the threshold of minimal abundance in a
category for the niche breadth estimation, `z`

a matrix with
n samples by p environmental variables (i.e. the value of each
environmental variable in each sample), `y`

a matrix with the
abundance of the species in the n samples and `k`

the
percentage of samples with the highest abundance used for the mean
abundance estimation.

Combine the multiple species chromatograms along the third dimension
with the function `abind`

:

```
library(abind)
test_PS<-abind::abind(sp_chrom_PS1,sp_chrom_PS3,sp_chrom_PS5,sp_chrom_PS8,along=3)
```

The function `opti_eury_niche2.R`

can then be applied,
with a threshold of abundance `T`

=0 and `k`

=5 (as
in `chromato_env16.R`

:

```
opti_ampli_niche<-opti_eury_niche2(test_PS,0,environment,data_abundance[,c(1,3,5,8)],5)
```

The degree of euryoecy (i.e. niche breadth) of each pseudo-species
along each dimension are stored in
`opti_ampli_niche$amplitudes`

, a table with in line the p
environmental variables (here three) and in column the pseudo-species
(here four, i.e. 1=PS1, 2=PS3, 3=PS5 and 4=PS8):

`opti_ampli_niche$amplitudes`

The mean degree of euryoecy of each pseudo-species is stored in
`opti_ampli_niche$mean_amplitudes`

:

`opti_ampli_niche$mean_amplitudes`

The niche optimums for each species (i.e. four, in column) along each
niche dimension (i.e. three, in line) are stored in
`opti_ampli_niche$optimums`

:

```
opti_ampli_niche$optimums
```

`combina_niche3.R`

The function `combina_niche3.R`

estimates the index of
niche overlapping (D) among species niche. It returns three matrices:
`combi_dim`

which contains the combination of environmental
variables associated with the lowest degree a niche overlapping when 1
to p environmental dimensions are considered, `sp_by_sp`

which contains the degree of niche overlapping species by species when
all the environmental variables are considered and
`dim_alone`

which contains the lowest degree of niche
overlapping when each environmental variable is considered alone. This
function takes two arguments in the following order :

`combina_niche3(sp_chr,T)`

With `sp_chr`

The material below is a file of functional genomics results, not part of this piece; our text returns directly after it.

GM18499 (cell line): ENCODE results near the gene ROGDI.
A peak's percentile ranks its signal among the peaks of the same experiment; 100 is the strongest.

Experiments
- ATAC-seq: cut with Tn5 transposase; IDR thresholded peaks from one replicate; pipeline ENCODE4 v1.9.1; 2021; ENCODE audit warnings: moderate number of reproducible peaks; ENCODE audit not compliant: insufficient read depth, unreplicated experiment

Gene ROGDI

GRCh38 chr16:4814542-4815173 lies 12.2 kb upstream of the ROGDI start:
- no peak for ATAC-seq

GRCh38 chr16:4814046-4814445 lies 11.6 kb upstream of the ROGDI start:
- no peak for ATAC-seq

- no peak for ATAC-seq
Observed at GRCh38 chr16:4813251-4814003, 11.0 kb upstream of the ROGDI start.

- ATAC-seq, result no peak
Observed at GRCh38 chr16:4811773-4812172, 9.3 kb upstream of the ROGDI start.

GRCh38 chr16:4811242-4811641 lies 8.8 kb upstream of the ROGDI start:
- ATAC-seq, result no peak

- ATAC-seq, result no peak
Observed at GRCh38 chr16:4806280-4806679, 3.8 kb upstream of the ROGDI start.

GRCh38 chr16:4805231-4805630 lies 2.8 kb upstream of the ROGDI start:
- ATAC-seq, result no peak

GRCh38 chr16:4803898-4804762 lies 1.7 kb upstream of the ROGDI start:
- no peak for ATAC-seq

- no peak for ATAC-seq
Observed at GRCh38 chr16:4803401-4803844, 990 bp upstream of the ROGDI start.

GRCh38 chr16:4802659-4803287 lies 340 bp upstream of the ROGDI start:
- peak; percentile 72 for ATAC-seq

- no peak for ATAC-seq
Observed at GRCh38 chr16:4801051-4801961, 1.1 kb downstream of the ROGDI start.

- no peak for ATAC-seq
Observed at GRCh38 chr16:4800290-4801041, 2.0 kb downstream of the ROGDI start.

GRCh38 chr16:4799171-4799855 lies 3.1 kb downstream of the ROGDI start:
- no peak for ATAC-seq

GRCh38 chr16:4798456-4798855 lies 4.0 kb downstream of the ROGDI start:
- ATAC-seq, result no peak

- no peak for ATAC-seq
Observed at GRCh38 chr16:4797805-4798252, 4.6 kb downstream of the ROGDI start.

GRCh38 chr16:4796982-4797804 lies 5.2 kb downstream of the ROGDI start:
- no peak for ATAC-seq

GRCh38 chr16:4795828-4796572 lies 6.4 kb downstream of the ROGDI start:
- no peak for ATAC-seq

a three dimensional matrix with the species
chromatograms (alpha category by p environmental variables by species)
and `T`

the threshold of minimal abundance in a category for
the niche breadth estimation.

`combina_niche3.R`

used the functions
`niche_difer_sp.R`

and `niche_difer2.R`

.

Apply the function on the previous three-dimensional matrix
`test_PS`

:

`Index_D_PS<-combina_niche3(test_PS,0)`

In `combi_dim`

the first column displays the number of
dimensions considered simultaneously and columns 2 to 4 display the
combinations of dimensions considered. The last column displays the
index D associated with the combination of environmental dimensions.
D=0% when species niches are fully different and D=100% when species
niches are identical; the higher the number of dimensions, the lower the
value of index D. Only the combinations of environmental variables that
minimise values of index D are displayed :

`Index_D_PS$combi_dim`

The matrix `sp_by_sp`

contains the degree of niche
overlapping species by species when all the environmental dimensions are
considered :

`Index_D_PS$sp_by_sp`

The matrix `dim_alone`

contains the lowest degree of niche
overlapping when each environmental variable is considered alone. Here,
as each species has the same niche breadth along each dimension (because
of the use of a beta-niche), the same degree of niche overlapping is
observed along each dimension :

`Index_D_PS$dim_alone`